Thinking of unRAID - currently using DSM 5.2


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  • Hi,
     
    I currently use Diskstation Manager (DSM) 5.2 from Synology on my Xeon 1366 system by using a custom loader.  I won't go in to details of how as that would be inappropriate for this forum.  At any rate, the 'hack' is obviously unsupported and could be stopped at any time or the developers of the 'hack' could abandon it.  As a result, I am looking in to other technologies.
     
    To give some definition around my use, I will provide the current system:
     
    Xeon Westmere 5630 40w lga1366 CPU
    Supermicro X8DTE-F
    2 x LSI 9211-8is
    16GB DDR3 rdimms
    3 x 4in3 Rosewill hotswap sata3 bays
    Rosewill rackmount chassis
    2 x WD Red 3TB
    1 x WD Green 3TB
    1 x WD Blue 1TB
    1 x WD Green 500GB
    1 x Hitachi deskstar 80GB
     
    In DSM, I use SHR-1 which is single parity RAID5 hybrid array using mdadm and LVM2 to create the array.  It is fast and reliable, write speeds are normally around 100MB/s with read speeds saturating my 1GBe network.
     
    The array stores my VM templates and VMs from my vSphere hosts, games, music, videos etc.
     
    So, now if I was to replace this system what could unRAID do for me?
     
    1) DSM has an amazing interface that has a number of great plugins and 'applications'; how does unRAID compare in users opinion?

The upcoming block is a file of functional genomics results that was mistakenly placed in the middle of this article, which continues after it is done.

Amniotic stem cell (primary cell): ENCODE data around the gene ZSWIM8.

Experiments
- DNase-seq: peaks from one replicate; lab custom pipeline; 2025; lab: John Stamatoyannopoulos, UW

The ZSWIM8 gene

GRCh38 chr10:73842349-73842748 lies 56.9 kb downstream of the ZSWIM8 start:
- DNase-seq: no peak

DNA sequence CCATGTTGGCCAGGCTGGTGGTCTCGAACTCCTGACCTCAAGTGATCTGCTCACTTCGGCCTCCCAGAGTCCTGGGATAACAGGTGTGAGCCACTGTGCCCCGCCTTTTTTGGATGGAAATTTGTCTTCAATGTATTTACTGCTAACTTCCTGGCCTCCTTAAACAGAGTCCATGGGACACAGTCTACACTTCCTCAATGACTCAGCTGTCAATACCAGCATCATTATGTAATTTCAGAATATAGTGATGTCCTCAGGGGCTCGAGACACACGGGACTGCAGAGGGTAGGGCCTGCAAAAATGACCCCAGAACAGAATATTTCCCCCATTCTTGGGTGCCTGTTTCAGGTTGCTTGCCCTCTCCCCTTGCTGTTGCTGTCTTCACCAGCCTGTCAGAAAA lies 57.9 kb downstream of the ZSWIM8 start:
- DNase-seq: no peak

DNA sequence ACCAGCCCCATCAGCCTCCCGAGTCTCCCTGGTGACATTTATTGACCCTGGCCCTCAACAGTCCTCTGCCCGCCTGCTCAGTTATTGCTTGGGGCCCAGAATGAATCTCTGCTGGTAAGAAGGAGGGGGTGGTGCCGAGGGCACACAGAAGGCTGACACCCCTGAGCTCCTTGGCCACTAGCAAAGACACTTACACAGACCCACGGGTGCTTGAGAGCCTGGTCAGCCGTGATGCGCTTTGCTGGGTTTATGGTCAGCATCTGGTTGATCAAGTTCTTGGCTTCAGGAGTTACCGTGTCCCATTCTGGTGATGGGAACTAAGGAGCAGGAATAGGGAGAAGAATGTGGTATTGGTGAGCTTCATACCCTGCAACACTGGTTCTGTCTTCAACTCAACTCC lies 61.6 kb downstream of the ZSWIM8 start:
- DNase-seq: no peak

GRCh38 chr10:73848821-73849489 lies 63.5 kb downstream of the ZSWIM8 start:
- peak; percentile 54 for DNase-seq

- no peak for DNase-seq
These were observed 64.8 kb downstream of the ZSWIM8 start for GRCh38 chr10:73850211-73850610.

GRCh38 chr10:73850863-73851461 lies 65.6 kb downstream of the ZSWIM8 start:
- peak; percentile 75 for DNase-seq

2) SHR-1 concatenates the various drives using LVM2 so that it all appears a single, seamless drive and parity is rotated across all the drives.  I appreciate that unRAID doesn't do this, but how  does it deal with stored VMs or items that are bigger than the space on the drive?  Are they capable of spanning across drives, or if they exceed the drive threshold are they moved to the next available drive with space?
    3) Does unRAID have iSCSI?
    4) Can unRAID offload storage operations from vSphere (VAAI)?
    5) What write speeds would I be expecting from the configuration?
    6) Would read speeds be the same as a drive individually as there is no striping?  Presently, if I was running a 10GBe network (or SMB3 with multipathing) I can get around 350MB/s from the array.
     
    Any thoughts on these questions is appreciated.
     
    Chris
     
     

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I can only answer a couple of your questions...

 

1) Check out the Plugins and Docker Containers forums, there are literally dozens of excellent applications available - plus the ability to roll your own VMs.  The Community Applications plugin provides access to them.

2) unRAID user shares also concatenate all drives, subject to your inclusions/exclusions.  You'd want to specify a minimum free space on a share that is at least as large as the largest file you want to store.

5) I get anywhere from 35-70MB/s writing directly to the parity protected array (no cache drive).  Writes to a cache drive are subject only to network and disk speed limitations.  Also, unRAID 6.2 will support much faster writes via Turbo Write mode.

6) Read speeds are limited by disk and network speed (but I don't have experience with 10GBe).

 

Now to the more meaningful unasked question, I think.  I'm going to distinguish between the unRAID storage array and cache pool.  The parity protected storage array is ideal for large volume, low volatility data like movies, TV shows, pictures, etc.  It is not a very effective transactional data store and is not typically used for VM storage.  The cache drive in unRAID 6 has been expanded to support BTRFS redundant pools and is used as an application drive for docker and VM images.  People are typically using one or more SSDs as their cache drive/pool.